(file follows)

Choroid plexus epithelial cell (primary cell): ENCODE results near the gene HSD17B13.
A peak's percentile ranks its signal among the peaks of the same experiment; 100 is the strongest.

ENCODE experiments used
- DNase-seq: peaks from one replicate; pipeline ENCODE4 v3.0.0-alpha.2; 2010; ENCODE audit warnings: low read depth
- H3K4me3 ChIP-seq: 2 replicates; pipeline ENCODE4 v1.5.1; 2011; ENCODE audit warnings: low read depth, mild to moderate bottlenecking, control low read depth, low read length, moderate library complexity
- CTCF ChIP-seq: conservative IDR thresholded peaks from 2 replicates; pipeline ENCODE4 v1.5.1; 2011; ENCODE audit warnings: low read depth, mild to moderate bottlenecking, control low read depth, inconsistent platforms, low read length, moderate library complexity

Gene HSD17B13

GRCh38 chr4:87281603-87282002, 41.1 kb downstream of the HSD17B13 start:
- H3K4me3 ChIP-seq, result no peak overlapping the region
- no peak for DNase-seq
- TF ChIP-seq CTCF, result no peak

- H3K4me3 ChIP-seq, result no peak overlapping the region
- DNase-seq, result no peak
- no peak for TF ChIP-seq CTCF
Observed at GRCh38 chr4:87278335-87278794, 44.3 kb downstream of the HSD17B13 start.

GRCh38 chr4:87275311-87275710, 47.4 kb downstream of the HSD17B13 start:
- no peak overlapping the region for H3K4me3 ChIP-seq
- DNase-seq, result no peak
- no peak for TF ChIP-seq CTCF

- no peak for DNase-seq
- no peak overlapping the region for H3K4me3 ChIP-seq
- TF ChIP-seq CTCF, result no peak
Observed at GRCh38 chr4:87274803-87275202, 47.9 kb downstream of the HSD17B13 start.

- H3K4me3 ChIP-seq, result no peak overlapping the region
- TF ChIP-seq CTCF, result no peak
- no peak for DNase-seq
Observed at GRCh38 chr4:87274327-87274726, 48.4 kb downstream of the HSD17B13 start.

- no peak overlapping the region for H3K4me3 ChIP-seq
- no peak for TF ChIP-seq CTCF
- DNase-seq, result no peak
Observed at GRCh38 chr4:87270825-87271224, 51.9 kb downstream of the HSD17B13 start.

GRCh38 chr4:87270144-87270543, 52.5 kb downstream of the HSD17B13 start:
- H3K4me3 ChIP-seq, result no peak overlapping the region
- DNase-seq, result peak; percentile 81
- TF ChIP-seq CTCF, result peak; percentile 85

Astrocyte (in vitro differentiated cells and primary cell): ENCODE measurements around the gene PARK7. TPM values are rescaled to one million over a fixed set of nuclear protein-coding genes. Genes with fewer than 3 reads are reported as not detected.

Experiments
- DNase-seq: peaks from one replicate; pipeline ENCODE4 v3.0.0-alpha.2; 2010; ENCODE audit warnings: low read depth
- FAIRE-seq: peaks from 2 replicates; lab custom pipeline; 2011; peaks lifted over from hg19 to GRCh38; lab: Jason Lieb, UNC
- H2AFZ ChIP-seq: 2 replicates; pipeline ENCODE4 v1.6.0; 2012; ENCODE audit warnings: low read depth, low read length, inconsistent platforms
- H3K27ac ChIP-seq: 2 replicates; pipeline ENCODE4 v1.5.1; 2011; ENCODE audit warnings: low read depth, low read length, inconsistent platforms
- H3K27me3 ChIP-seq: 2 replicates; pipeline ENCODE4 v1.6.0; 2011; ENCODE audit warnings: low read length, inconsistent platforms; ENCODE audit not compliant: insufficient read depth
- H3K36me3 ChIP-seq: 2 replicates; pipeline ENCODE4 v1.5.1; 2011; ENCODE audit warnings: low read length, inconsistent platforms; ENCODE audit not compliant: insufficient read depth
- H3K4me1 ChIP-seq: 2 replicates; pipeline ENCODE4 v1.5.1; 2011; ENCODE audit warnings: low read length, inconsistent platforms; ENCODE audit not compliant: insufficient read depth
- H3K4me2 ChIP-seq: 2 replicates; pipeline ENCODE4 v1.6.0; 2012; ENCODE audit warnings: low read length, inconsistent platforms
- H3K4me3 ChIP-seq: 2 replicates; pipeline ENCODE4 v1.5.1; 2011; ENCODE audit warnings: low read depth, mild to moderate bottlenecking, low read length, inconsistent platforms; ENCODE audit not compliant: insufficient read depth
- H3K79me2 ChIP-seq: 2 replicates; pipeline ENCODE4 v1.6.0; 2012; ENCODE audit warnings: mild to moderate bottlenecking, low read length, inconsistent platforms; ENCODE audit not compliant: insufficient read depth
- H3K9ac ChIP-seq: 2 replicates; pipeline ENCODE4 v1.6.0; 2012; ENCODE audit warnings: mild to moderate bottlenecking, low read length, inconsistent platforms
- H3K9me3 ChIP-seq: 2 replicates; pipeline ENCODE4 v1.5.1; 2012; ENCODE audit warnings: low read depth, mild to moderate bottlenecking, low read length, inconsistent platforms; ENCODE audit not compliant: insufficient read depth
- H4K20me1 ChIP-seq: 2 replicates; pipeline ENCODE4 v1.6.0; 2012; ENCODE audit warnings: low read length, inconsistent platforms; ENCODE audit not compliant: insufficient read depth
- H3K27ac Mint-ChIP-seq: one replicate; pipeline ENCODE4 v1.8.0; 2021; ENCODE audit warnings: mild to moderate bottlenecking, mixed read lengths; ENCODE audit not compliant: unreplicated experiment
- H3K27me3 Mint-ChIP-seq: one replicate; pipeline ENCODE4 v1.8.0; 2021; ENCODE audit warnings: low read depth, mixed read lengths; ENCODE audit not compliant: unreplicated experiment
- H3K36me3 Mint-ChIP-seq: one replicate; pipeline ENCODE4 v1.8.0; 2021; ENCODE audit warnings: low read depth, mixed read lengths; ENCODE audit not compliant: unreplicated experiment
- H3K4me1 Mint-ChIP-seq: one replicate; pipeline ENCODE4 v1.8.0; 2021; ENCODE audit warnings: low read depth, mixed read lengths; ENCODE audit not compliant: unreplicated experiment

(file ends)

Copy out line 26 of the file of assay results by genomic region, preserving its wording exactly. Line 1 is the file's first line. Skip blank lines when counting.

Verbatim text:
- no peak for DNase-seq